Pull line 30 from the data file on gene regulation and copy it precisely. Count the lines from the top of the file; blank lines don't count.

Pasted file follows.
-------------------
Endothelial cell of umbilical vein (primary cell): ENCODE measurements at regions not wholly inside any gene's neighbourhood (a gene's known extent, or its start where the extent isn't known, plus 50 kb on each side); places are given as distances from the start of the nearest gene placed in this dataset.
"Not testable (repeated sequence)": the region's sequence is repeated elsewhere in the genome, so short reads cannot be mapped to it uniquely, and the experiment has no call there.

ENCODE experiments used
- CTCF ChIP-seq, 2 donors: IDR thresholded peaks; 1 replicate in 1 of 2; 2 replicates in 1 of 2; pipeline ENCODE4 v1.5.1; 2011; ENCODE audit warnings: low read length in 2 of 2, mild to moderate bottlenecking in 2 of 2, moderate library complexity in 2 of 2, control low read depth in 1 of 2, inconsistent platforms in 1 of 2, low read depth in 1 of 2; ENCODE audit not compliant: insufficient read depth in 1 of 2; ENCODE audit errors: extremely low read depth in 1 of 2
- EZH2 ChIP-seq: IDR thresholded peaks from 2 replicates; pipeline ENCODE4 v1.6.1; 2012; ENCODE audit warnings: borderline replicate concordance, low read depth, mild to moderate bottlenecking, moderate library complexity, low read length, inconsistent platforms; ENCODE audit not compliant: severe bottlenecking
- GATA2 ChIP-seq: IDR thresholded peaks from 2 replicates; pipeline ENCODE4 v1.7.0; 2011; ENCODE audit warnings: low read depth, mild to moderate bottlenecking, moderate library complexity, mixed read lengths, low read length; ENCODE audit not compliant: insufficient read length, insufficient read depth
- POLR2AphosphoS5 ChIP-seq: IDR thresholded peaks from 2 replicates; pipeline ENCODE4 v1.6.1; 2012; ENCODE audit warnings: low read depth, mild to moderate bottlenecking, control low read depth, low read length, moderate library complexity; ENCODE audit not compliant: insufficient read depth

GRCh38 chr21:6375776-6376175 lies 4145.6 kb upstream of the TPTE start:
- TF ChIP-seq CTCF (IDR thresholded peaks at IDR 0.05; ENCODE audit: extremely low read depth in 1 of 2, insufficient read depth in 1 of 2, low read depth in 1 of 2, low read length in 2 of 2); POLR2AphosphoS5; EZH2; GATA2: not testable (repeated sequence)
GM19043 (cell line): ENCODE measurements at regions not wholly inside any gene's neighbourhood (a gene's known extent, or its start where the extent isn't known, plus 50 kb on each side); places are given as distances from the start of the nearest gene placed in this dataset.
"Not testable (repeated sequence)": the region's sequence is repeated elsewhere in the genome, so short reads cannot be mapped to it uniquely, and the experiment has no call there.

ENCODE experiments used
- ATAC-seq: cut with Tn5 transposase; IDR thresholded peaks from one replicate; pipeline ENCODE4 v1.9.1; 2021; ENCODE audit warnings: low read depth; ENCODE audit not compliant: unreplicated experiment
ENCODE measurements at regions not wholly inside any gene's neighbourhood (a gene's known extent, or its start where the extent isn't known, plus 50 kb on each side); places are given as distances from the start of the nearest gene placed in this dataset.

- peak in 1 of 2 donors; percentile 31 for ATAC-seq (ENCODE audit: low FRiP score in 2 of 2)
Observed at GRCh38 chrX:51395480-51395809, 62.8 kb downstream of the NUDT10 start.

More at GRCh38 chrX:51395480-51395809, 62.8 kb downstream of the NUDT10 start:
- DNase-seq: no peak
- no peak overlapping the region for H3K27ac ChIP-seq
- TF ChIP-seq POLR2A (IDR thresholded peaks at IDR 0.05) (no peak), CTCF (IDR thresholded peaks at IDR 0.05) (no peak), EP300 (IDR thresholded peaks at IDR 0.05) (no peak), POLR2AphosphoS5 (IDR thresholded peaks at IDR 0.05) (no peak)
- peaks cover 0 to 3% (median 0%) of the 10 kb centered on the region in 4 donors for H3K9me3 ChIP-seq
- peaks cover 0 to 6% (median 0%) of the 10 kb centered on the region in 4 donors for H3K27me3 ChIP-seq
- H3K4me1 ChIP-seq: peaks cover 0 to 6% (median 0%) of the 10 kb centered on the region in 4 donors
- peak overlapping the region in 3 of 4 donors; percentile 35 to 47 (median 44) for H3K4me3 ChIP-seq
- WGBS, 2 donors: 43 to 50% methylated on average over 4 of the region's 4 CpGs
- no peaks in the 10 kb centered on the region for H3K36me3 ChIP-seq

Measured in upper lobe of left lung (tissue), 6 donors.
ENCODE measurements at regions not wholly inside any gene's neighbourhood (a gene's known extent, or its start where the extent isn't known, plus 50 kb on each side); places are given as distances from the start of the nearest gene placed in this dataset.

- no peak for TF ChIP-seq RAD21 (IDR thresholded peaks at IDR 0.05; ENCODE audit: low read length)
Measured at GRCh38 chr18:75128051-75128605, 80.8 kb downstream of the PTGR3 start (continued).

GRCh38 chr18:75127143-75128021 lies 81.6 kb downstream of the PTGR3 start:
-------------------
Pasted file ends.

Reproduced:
Measured at GRCh38 chr18:75128051-75128605, 80.8 kb downstream of the PTGR3 start (continued).